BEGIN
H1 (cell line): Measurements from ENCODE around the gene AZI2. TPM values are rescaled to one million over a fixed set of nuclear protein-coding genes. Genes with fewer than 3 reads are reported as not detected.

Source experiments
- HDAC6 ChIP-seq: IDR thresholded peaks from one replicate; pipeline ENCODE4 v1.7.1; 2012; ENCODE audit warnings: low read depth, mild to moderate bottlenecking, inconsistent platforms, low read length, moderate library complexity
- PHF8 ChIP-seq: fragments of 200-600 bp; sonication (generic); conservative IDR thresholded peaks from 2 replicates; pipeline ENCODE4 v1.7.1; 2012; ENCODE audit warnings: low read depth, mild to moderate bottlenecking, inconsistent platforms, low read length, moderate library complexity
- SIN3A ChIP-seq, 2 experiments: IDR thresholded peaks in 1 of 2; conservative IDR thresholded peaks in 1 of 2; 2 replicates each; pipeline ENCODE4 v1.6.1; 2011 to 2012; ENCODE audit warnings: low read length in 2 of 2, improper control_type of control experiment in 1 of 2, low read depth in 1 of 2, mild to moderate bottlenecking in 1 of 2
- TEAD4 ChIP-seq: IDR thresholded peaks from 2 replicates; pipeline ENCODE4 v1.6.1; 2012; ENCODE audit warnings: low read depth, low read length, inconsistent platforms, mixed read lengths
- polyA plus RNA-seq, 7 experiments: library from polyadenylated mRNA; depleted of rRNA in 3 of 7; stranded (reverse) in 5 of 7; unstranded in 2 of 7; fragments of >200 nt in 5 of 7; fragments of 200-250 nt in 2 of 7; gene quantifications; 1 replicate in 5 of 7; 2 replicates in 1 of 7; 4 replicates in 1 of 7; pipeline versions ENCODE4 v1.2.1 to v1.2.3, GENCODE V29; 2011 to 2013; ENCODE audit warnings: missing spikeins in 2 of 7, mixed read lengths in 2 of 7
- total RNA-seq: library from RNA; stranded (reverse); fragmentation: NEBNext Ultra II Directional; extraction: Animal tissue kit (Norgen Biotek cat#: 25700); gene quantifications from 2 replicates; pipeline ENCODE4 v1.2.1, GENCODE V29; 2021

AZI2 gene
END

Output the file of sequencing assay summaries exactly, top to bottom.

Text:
H1 (cell line): Measurements from ENCODE around the gene AZI2. TPM values are rescaled to one million over a fixed set of nuclear protein-coding genes. Genes with fewer than 3 reads are reported as not detected.

Source experiments
- HDAC6 ChIP-seq: IDR thresholded peaks from one replicate; pipeline ENCODE4 v1.7.1; 2012; ENCODE audit warnings: low read depth, mild to moderate bottlenecking, inconsistent platforms, low read length, moderate library complexity
- PHF8 ChIP-seq: fragments of 200-600 bp; sonication (generic); conservative IDR thresholded peaks from 2 replicates; pipeline ENCODE4 v1.7.1; 2012; ENCODE audit warnings: low read depth, mild to moderate bottlenecking, inconsistent platforms, low read length, moderate library complexity
- SIN3A ChIP-seq, 2 experiments: IDR thresholded peaks in 1 of 2; conservative IDR thresholded peaks in 1 of 2; 2 replicates each; pipeline ENCODE4 v1.6.1; 2011 to 2012; ENCODE audit warnings: low read length in 2 of 2, improper control_type of control experiment in 1 of 2, low read depth in 1 of 2, mild to moderate bottlenecking in 1 of 2
- TEAD4 ChIP-seq: IDR thresholded peaks from 2 replicates; pipeline ENCODE4 v1.6.1; 2012; ENCODE audit warnings: low read depth, low read length, inconsistent platforms, mixed read lengths
- polyA plus RNA-seq, 7 experiments: library from polyadenylated mRNA; depleted of rRNA in 3 of 7; stranded (reverse) in 5 of 7; unstranded in 2 of 7; fragments of >200 nt in 5 of 7; fragments of 200-250 nt in 2 of 7; gene quantifications; 1 replicate in 5 of 7; 2 replicates in 1 of 7; 4 replicates in 1 of 7; pipeline versions ENCODE4 v1.2.1 to v1.2.3, GENCODE V29; 2011 to 2013; ENCODE audit warnings: missing spikeins in 2 of 7, mixed read lengths in 2 of 7
- total RNA-seq: library from RNA; stranded (reverse); fragmentation: NEBNext Ultra II Directional; extraction: Animal tissue kit (Norgen Biotek cat#: 25700); gene quantifications from 2 replicates; pipeline ENCODE4 v1.2.1, GENCODE V29; 2021

AZI2 gene